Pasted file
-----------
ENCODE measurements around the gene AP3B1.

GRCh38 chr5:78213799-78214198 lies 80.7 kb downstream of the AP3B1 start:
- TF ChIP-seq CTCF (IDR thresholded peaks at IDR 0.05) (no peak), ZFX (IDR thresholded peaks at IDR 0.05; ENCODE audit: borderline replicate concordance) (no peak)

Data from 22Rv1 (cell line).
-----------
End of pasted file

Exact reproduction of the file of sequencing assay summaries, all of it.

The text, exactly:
ENCODE measurements around the gene AP3B1.

GRCh38 chr5:78213799-78214198 lies 80.7 kb downstream of the AP3B1 start:
- TF ChIP-seq CTCF (IDR thresholded peaks at IDR 0.05) (no peak), ZFX (IDR thresholded peaks at IDR 0.05; ENCODE audit: borderline replicate concordance) (no peak)

Data from 22Rv1 (cell line).